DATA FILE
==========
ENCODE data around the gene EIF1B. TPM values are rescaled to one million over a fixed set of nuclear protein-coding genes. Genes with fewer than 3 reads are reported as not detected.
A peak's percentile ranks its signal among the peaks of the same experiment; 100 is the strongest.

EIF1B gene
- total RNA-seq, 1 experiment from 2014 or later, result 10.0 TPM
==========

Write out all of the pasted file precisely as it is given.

ENCODE data around the gene EIF1B. TPM values are rescaled to one million over a fixed set of nuclear protein-coding genes. Genes with fewer than 3 reads are reported as not detected.
A peak's percentile ranks its signal among the peaks of the same experiment; 100 is the strongest.

EIF1B gene
- total RNA-seq, 1 experiment from 2014 or later, result 10.0 TPM